Recording artist Neil Young has revealed in an interview Apple had plans to launch a high-definition music format that never came to fruition. Young says he met with Steve Jobs personally to discuss the service prior to his passing, but “not much” happened with it in the end.
In the interview with All Things D — which was summarized by CNET — Young revealed he approached Apple, and specifically Steve Jobs, about the high-definition music service, which he believes would have happened had Steve not passed away:
When asked if Young had approached Apple about the idea, Young said that he had, in fact, met with Jobs and was “working on it,” but that “not much” ended up happening to the pursuit.
Of note, Young made mention that Jobs was a vinyl fan, despite having helmed the company that would spearhead the way people listened to and purchased digital music.
“Steve Jobs was a pioneer of digital music, and his legacy is tremendous,” Young told the crowd. “But when he went home, he listened to vinyl. And you’ve got to believe that if he’d lived long enough, he would have done what I’m trying to do.”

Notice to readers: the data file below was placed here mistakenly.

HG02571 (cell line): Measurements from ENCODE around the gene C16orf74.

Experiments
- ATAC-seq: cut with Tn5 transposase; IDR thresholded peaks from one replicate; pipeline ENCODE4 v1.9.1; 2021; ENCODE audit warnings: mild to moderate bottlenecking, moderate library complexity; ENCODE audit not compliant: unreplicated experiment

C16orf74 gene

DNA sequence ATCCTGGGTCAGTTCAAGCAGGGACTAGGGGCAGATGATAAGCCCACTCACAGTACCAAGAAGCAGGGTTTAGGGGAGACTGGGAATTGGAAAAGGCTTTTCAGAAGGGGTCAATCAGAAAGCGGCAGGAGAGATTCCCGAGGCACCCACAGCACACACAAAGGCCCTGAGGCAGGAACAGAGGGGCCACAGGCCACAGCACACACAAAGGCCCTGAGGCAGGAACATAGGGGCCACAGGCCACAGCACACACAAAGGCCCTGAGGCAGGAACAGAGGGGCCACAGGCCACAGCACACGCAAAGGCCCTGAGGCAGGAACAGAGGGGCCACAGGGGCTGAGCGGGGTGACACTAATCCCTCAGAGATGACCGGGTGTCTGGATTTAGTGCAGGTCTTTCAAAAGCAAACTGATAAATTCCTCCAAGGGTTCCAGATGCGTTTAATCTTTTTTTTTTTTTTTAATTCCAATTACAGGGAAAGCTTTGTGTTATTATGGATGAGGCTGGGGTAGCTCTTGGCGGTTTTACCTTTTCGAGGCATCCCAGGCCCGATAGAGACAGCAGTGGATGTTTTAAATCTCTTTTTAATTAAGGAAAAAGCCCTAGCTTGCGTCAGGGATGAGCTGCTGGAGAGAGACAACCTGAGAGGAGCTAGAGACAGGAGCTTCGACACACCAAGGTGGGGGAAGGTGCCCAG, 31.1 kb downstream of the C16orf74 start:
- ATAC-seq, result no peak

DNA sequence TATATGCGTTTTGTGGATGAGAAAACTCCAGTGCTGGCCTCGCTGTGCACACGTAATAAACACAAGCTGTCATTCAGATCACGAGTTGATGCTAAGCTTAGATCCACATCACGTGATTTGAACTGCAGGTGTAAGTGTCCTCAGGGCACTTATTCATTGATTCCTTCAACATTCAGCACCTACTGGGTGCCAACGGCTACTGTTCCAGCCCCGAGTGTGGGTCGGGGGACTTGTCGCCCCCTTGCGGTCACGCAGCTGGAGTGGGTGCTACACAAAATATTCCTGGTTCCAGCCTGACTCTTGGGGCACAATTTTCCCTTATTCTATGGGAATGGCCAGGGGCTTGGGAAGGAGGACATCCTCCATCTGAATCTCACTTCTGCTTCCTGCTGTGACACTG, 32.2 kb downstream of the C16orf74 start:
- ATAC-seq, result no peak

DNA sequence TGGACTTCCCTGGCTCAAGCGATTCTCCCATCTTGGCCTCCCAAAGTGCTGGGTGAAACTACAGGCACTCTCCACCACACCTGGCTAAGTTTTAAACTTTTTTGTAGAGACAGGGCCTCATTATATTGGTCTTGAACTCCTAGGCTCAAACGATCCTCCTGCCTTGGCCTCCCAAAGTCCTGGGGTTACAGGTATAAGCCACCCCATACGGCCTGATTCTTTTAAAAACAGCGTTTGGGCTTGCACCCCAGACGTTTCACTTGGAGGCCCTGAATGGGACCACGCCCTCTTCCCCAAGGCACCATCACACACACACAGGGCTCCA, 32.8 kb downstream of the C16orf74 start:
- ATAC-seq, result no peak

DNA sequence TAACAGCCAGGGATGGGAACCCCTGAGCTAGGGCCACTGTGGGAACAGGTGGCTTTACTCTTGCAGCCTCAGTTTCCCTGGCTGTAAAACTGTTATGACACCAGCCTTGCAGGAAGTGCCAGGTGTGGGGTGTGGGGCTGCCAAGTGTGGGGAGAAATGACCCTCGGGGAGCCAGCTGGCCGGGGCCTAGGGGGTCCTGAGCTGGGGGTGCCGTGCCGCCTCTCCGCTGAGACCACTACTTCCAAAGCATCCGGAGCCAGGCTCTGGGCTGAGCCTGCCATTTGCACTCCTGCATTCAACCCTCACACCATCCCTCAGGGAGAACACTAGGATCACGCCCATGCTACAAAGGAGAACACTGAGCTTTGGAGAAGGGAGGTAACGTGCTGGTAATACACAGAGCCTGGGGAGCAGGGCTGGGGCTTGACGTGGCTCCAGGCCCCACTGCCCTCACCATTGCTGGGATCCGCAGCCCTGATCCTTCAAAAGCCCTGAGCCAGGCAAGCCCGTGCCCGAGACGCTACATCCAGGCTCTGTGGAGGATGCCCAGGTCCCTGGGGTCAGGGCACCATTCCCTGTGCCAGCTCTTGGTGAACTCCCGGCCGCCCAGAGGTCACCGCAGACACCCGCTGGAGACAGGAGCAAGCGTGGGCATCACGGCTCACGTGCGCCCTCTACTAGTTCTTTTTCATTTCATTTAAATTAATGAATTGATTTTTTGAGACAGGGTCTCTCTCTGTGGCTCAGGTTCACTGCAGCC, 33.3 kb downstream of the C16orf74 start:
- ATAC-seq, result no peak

Young said that MP3 files only have around “5 percent of the data present in the original recording,” and that he is concerned that there is no high-definition format available to consumers. Though he also acknowledges that high-definition music would make for much larger music files.
Tracks currently purchased through Apple’s iTunes music store are at a quality of 256 kbps, in the AAC format. Apple does offer a higher quality, lossless audio format that is compatible with the iPhone and the iPod, but these files are significantly larger than standard AAC files.
Based on Young’s interview, it seems the plans Apple did have to introduce high-definition music are no longer being worked on.